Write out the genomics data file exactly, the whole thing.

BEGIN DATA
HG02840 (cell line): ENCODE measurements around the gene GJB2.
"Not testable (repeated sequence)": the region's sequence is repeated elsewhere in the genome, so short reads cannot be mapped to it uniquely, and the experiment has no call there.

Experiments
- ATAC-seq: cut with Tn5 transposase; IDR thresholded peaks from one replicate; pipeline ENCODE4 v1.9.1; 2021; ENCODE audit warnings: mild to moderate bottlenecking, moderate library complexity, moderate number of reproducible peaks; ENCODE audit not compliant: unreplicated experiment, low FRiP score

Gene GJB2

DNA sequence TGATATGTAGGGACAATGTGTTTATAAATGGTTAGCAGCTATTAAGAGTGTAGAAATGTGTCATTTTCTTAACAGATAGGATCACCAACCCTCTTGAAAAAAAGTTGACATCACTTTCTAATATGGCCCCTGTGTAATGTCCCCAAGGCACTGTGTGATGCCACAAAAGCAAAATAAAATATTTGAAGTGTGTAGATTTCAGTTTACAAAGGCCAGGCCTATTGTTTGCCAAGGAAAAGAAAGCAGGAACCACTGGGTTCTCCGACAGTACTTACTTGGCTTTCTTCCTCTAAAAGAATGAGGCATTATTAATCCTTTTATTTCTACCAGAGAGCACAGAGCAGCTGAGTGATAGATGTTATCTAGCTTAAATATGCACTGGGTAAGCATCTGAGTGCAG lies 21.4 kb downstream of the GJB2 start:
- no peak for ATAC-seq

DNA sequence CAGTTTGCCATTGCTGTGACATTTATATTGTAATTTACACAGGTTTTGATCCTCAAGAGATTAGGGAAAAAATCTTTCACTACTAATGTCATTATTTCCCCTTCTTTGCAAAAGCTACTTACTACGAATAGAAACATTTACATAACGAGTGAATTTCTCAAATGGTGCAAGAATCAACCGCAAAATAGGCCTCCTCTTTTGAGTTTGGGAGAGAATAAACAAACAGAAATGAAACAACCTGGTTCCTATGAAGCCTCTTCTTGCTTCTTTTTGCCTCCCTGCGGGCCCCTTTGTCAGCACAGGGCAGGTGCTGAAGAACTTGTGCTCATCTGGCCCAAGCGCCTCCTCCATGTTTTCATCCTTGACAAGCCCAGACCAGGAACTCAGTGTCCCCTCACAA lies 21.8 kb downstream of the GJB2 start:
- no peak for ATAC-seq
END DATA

HG02840 (cell line): ENCODE measurements around the gene GJB2.
"Not testable (repeated sequence)": the region's sequence is repeated elsewhere in the genome, so short reads cannot be mapped to it uniquely, and the experiment has no call there.

Experiments
- ATAC-seq: cut with Tn5 transposase; IDR thresholded peaks from one replicate; pipeline ENCODE4 v1.9.1; 2021; ENCODE audit warnings: mild to moderate bottlenecking, moderate library complexity, moderate number of reproducible peaks; ENCODE audit not compliant: unreplicated experiment, low FRiP score

Gene GJB2

DNA sequence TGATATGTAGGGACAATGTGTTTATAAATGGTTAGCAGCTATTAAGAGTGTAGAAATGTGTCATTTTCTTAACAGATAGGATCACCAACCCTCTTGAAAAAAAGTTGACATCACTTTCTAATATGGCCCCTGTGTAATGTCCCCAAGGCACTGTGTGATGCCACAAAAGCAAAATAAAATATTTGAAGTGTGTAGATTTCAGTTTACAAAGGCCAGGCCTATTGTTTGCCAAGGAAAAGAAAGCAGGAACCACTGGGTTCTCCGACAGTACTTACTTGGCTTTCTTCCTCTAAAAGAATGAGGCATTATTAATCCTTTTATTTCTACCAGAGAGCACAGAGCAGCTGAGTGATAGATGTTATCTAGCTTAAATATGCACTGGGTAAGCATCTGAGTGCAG lies 21.4 kb downstream of the GJB2 start:
- no peak for ATAC-seq

DNA sequence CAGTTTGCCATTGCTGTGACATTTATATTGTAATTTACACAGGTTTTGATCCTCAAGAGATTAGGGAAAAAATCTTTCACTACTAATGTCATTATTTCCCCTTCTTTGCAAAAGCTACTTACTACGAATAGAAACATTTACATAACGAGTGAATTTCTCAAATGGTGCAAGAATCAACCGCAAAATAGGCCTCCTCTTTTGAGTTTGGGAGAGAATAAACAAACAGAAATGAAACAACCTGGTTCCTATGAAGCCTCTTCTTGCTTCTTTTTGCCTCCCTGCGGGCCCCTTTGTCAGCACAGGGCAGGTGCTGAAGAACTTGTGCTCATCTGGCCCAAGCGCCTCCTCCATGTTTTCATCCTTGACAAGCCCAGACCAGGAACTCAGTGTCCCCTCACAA lies 21.8 kb downstream of the GJB2 start:
- no peak for ATAC-seq